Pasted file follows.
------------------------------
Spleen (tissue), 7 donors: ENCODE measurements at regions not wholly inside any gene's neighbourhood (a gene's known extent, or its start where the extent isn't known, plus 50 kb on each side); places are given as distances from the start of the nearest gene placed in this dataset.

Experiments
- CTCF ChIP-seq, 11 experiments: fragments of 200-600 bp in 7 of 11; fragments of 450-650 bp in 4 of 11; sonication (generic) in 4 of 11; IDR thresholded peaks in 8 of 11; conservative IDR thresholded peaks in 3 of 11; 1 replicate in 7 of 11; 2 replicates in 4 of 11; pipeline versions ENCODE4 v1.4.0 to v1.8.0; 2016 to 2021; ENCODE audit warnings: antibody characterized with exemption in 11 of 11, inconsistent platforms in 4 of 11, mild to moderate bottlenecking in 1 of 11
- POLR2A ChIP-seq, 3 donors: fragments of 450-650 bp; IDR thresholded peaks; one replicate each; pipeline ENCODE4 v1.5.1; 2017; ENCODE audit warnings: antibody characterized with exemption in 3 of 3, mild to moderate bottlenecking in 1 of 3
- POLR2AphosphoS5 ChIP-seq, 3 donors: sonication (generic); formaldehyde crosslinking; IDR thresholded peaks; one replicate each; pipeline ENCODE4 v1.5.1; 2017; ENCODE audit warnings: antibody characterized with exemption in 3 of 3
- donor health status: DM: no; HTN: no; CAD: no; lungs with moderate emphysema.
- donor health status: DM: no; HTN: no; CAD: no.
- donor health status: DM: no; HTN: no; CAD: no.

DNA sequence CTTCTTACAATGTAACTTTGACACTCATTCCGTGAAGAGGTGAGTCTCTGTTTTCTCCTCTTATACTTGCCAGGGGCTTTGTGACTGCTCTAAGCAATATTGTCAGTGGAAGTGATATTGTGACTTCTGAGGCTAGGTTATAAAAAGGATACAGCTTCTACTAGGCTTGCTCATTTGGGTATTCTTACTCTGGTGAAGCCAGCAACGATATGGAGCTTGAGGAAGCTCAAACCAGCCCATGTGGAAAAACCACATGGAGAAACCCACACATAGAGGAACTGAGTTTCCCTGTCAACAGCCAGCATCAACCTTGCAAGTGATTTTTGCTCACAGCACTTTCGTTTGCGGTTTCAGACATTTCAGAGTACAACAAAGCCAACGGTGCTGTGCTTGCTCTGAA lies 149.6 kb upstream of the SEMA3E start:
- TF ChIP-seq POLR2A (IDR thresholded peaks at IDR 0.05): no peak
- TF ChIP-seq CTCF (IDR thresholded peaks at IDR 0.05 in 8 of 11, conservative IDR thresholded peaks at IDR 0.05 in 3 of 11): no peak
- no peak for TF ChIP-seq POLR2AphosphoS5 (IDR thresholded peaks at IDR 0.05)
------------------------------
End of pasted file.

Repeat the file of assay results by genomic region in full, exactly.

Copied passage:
Spleen (tissue), 7 donors: ENCODE measurements at regions not wholly inside any gene's neighbourhood (a gene's known extent, or its start where the extent isn't known, plus 50 kb on each side); places are given as distances from the start of the nearest gene placed in this dataset.

Experiments
- CTCF ChIP-seq, 11 experiments: fragments of 200-600 bp in 7 of 11; fragments of 450-650 bp in 4 of 11; sonication (generic) in 4 of 11; IDR thresholded peaks in 8 of 11; conservative IDR thresholded peaks in 3 of 11; 1 replicate in 7 of 11; 2 replicates in 4 of 11; pipeline versions ENCODE4 v1.4.0 to v1.8.0; 2016 to 2021; ENCODE audit warnings: antibody characterized with exemption in 11 of 11, inconsistent platforms in 4 of 11, mild to moderate bottlenecking in 1 of 11
- POLR2A ChIP-seq, 3 donors: fragments of 450-650 bp; IDR thresholded peaks; one replicate each; pipeline ENCODE4 v1.5.1; 2017; ENCODE audit warnings: antibody characterized with exemption in 3 of 3, mild to moderate bottlenecking in 1 of 3
- POLR2AphosphoS5 ChIP-seq, 3 donors: sonication (generic); formaldehyde crosslinking; IDR thresholded peaks; one replicate each; pipeline ENCODE4 v1.5.1; 2017; ENCODE audit warnings: antibody characterized with exemption in 3 of 3
- donor health status: DM: no; HTN: no; CAD: no; lungs with moderate emphysema.
- donor health status: DM: no; HTN: no; CAD: no.
- donor health status: DM: no; HTN: no; CAD: no.

DNA sequence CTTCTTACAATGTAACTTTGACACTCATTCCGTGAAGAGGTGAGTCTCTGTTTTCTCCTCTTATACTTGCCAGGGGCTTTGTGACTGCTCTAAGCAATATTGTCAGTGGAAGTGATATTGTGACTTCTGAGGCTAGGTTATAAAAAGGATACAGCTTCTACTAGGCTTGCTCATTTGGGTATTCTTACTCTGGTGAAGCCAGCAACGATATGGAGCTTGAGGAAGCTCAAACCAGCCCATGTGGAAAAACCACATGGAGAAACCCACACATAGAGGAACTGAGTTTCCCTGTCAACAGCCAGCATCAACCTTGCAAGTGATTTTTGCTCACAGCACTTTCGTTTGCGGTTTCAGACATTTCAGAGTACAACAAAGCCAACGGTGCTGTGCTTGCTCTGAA lies 149.6 kb upstream of the SEMA3E start:
- TF ChIP-seq POLR2A (IDR thresholded peaks at IDR 0.05): no peak
- TF ChIP-seq CTCF (IDR thresholded peaks at IDR 0.05 in 8 of 11, conservative IDR thresholded peaks at IDR 0.05 in 3 of 11): no peak
- no peak for TF ChIP-seq POLR2AphosphoS5 (IDR thresholded peaks at IDR 0.05)